Amazon Fire TV (2015) review: The streamer your 4K TV has been waiting for
Amazon Fire TV: How it works and what you can watch
As with all its competitors, the Fire TV is dependent on an internet connection – it’s not like the media streamers of old that offered streaming principally over your local network and from local storage. In fact, the only time the Fire TV isn’t streaming from the internet is when its ASAP feature is at work – rather ingeniously, this uses predictive analytics to determine what you may want to watch next. For example, if you’re binge-watching a particular series, the Fire TV will download the next few episodes in the background, eliminating the threat of buffering.
If you’re hoping to play locally stored media, though, that’s a little trickier. As I’ve already mentioned, the USB port is as yet untapped – you can’t connect a local hard drive. And, as DLNA-networking isn’t on the cards, you’ll need to set up a Plex media server and use the Plex app if you want to stream from a NAS box or server.
However, most people won’t give a stuff about such limitations: they’ll be quite happy to have their entertainment streaming direct from Amazon. You can rent or buy TV and movies directly on the Fire or, if you pay for Amazon Prime, enjoy unlimited access to the extensive Amazon Prime Instant Video film and TV library.
There’s also support for Amazon Digital and Prime Music, which means purchased MP3s and digital copies of most CDs you’ve bought through Amazon are available alongside Prime Music’s growing library of streaming music. Meanwhile, the infinite cloud storage means you can quickly access stored photos for viewing on your TV. Bear in mind, though, that you only get a free, 30-day Prime trial in the box; thereafter, it costs £79 per year – the same as buying a new Fire TV annually.
The Fire TV isn’t limited to only Amazon video and music, though, with third-party streaming services available via apps. The list has expanded a little since the box was first launched, with ITV Hub and All 4 joining Netflix, BBC iPlayer, Twitch, My5, Sky News, YouTube, Spotify Connect and Vimeo (for all versions of the box, not just the new one). At the time of writing, there’s no sign of Now TV, though, and, if I were a betting man, I’d say it’s unlikely that Sky’s video-streaming service will ever come to the Fire TV.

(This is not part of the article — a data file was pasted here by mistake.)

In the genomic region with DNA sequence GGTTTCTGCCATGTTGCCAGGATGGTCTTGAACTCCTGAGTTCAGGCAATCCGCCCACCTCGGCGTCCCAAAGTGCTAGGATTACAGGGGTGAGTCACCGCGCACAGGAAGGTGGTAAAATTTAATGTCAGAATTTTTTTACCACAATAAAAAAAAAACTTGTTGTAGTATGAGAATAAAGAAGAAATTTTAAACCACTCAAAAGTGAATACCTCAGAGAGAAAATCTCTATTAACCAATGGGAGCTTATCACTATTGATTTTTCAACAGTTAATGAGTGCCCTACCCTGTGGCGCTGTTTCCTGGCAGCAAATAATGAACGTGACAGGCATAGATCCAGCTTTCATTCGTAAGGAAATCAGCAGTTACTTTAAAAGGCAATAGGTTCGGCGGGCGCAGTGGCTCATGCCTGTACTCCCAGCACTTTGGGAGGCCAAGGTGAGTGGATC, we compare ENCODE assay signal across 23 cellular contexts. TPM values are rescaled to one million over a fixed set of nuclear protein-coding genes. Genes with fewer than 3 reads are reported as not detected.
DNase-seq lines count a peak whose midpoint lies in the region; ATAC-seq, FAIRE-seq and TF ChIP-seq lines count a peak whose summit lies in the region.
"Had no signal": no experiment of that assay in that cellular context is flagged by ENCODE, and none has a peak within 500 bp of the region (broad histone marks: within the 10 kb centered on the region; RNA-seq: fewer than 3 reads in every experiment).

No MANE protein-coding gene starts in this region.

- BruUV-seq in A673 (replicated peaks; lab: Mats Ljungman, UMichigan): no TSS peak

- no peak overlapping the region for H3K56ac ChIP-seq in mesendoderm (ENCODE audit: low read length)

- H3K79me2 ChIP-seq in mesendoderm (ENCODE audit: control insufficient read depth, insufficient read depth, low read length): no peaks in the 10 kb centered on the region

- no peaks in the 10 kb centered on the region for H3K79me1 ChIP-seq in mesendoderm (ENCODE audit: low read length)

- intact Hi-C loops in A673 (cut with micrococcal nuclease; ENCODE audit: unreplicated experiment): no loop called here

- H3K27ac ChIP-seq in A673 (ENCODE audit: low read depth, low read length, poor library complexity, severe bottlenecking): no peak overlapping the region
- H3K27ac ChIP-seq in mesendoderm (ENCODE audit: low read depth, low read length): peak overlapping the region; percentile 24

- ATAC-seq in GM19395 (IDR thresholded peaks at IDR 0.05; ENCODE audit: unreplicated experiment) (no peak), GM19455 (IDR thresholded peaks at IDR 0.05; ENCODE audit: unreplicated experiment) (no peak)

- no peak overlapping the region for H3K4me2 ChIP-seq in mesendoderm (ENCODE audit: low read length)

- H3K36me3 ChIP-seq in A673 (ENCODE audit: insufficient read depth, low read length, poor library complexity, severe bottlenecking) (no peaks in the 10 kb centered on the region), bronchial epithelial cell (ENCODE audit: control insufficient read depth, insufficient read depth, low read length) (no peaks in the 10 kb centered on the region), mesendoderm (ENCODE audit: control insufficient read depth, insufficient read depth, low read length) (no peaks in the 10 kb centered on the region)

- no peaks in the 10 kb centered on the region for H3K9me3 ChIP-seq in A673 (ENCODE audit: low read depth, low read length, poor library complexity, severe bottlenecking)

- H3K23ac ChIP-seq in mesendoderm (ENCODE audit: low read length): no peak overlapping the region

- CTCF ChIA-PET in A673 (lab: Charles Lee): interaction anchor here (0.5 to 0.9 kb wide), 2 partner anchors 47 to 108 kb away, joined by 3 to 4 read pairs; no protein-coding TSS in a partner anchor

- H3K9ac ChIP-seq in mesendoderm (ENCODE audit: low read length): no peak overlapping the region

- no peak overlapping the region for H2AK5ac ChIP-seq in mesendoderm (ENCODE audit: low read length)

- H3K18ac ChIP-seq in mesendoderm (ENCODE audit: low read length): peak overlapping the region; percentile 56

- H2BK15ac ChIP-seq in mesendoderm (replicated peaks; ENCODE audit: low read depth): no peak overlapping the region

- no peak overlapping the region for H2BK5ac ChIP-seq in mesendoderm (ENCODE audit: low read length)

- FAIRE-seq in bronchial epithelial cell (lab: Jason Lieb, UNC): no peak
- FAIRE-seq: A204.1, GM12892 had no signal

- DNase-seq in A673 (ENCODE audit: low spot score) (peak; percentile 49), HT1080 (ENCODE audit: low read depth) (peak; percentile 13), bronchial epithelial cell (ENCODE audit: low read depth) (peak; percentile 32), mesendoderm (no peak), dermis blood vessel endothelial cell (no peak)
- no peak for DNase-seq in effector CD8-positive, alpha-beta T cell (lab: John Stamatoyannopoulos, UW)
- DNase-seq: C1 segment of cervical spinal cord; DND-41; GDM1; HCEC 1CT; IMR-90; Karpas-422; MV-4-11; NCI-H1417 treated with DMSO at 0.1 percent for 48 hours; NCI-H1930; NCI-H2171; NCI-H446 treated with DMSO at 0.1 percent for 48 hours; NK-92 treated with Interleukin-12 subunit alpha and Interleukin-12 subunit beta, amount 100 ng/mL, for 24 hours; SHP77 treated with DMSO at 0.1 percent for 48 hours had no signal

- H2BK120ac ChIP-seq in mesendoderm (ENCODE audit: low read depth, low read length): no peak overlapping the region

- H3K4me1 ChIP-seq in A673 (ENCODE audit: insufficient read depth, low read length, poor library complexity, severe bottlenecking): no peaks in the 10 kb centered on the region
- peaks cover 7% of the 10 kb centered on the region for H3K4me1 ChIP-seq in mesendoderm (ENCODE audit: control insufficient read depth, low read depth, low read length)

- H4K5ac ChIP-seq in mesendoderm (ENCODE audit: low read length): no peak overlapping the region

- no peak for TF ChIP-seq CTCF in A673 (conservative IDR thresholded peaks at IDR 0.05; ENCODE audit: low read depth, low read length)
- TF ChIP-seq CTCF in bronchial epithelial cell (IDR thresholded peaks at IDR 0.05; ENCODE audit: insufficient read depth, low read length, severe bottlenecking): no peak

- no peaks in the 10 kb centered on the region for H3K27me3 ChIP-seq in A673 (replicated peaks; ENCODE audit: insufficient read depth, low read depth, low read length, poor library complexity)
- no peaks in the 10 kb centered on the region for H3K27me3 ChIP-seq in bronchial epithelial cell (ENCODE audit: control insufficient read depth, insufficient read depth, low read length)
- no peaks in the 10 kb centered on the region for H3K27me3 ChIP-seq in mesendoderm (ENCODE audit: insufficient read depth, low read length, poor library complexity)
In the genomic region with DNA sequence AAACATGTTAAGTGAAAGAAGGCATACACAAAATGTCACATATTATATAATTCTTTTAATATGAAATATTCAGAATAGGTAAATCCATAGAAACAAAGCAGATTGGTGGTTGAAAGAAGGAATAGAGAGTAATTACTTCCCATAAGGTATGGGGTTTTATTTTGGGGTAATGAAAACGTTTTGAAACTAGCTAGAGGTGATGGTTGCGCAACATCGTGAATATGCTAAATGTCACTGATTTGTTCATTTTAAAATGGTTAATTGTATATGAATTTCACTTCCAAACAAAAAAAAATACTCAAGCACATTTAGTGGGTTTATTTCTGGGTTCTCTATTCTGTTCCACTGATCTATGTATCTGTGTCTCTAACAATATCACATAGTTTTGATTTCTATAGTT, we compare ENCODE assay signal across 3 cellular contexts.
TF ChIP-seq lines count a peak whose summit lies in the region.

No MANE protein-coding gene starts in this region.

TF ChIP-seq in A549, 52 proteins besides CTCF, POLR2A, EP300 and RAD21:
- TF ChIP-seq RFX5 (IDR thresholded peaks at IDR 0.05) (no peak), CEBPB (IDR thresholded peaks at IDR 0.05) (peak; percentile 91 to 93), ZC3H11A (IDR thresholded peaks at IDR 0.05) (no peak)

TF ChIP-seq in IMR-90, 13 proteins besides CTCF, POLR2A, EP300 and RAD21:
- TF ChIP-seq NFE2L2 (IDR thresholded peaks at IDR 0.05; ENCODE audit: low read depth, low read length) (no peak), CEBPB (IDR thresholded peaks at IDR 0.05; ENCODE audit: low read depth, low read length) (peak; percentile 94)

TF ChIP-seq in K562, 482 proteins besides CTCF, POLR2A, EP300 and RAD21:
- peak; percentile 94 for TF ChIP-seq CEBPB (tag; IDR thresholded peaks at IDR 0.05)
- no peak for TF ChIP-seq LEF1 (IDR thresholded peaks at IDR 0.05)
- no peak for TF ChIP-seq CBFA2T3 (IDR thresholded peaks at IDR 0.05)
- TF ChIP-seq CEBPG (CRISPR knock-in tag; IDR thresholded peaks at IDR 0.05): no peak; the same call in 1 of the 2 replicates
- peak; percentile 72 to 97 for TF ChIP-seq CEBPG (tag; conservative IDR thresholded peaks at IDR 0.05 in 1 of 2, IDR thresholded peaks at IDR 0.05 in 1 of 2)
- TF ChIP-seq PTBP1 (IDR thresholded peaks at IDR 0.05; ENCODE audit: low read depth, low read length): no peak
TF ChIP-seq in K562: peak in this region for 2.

But wait! The Fire TV does gaming, too! Don’t get too excited, though. The gaming catalogue on Fire TV remains underwhelming. There are some great titles, including Crossy Road, Minecraft, Grand Theft Auto: Vice City and Star Wars: Knights of the Old Republic, plus stuff like indy hit Knock-knock, but there’s an awful lot of dross to wade through. A huge number of apps and games fall between the useless and ridiculous, including titles such as Kitten TV, Traktor TV and more aquarium simulations than you can shake a stick at.
Thankfully, the interface for navigating all this content – good and bad – is simple, user-friendly, and very responsive. A clearly laid-out tab-based menu runs down the left-hand side, and associated content is ranged in horizontal, scrolling carousels to the right. It’s slick, quick and minimal. Delve into each category and the content takes centre stage, huge squares of image underpinned with a quick text summary. It’s easy to get around, although on larger TVs it can feel like the screen space is rather underutilised. Having to scroll down to view the last couple of words of a programme summary isn’t the best example of sensible UI design.
Amazon Fire TV: Verdict
All in all, the Amazon Fire TV provides a refined, slick media-streaming experience. The presence of half-decent parental controls makes it a good choice for families, too, since you can restrict children from accessing apps, games, photos and music you feel may be unsuitable for them.
There are downsides: the fact that you need to buy a £40 peripheral to make the most of the limited selection of games grates, and it goes without saying that unless you’re one of those £79-per-year Amazon Prime customers, then the Fire TV is somewhat limited. Be in no doubt, the Fire TV is about making it easy to spend money on your Amazon account, buying movies and series with an all-too-easy click of the remote.
It all boils down to three simple questions: are you an Amazon Prime subscriber, do you want 4K video streaming, and are the gaming features important to you? If the answer to these is yes, yes and no, and you don’t have any compatibility issues (check the reviews on Amazon’s website to see what I’m talking about) then the Fire TV will make you very happy indeed. But if you’re hoping for the ultimate do-it-all TV streaming and gaming device, then I’m afraid to say this isn’t it – that’s something still no-one has managed to get right.
- See also: What’s the best TV streamer in the UK?
Amazon Fire TV 4K specifications
|Video outputs||HDMI to 4k (30fps)|
|Networking||802.11ac Wi-Fi, 10/100 Ethernet, Bluetooth|
|App support||Amazon App Store|
|Dimensions||115 x 115 x 17.5mm|
|Audio formats||AAC, AC-3, E-AC-3, HE-A, PCM, MP3|
|Video formats||HEVC, H.263, H.264, MPEG4-SP, VC1|
|Price including VAT||79|
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